Increasingly, consumers' decisions about what to buy are mediated through digital tools promoted as using "AI", "data" or "algorithms" to assist consumers in making decisions. These kinds of digital information intermediaries include such diverse technologies as recommender systems, comparison sites, virtual voice assistants, and chatbots. They are promoted as effective and efficient ways of assisting consumers making decisions in the face of otherwise insurmountable volumes of information. But such tools also hold the potential to mislead consumers, amongst other possible harms, including about their capacity, efficacy, and identity. Most consumer protection regimes contain broad and flexible prohibitions on misleading conduct that are, in principle, fit to tackle the harms of misleading AI in consumer tools. This article argues that, in practice, the challenge may lie in establishing that a contravention has occurred at all. The key characteristics that define AI informed consumer decision-making support tools -opacity, adaptivity, scale, and personalization - may make contraventions of the law hard to detect. The paper considers whether insights from proposed frameworks for ethical or responsible AI, which emphasise the value of transparency and explanations in data driven models, may be useful in supplementing consumer protection law in responding to concerns of misleading AI, as well as the role of regulators in making transparency initiatives effective.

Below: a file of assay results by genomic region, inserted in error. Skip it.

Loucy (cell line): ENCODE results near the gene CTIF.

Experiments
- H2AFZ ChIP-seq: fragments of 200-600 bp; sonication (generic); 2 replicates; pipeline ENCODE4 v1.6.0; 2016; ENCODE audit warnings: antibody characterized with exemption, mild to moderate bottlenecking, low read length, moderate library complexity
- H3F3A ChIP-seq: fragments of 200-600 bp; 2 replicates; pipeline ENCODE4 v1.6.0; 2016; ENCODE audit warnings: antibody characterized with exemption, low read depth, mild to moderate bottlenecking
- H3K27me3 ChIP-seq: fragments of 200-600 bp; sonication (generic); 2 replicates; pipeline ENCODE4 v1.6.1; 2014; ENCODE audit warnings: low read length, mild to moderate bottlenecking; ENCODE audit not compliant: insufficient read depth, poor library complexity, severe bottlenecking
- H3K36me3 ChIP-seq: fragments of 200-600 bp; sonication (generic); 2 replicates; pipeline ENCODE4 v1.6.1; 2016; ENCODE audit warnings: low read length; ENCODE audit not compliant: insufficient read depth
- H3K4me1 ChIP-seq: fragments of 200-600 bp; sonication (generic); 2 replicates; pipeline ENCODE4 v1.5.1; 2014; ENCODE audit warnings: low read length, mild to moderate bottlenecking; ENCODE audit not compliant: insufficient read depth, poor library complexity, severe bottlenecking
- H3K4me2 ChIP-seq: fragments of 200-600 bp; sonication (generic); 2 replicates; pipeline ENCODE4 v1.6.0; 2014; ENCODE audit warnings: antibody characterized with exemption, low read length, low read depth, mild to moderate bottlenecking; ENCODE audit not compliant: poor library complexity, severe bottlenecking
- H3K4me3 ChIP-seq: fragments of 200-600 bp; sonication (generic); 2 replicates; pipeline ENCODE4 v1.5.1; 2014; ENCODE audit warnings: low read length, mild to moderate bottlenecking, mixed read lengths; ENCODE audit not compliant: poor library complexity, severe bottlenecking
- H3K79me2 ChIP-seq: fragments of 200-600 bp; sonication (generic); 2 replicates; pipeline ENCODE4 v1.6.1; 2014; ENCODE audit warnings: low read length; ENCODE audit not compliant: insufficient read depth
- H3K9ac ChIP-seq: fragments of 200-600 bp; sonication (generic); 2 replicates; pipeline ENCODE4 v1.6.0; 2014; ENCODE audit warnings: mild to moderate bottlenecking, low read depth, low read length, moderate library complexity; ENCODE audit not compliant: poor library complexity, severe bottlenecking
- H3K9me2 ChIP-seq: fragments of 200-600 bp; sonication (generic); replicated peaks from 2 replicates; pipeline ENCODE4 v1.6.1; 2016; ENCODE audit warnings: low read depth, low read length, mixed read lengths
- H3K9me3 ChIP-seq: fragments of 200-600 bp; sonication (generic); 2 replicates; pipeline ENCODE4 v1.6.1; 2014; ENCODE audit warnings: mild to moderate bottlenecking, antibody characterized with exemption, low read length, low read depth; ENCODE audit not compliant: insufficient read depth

First Page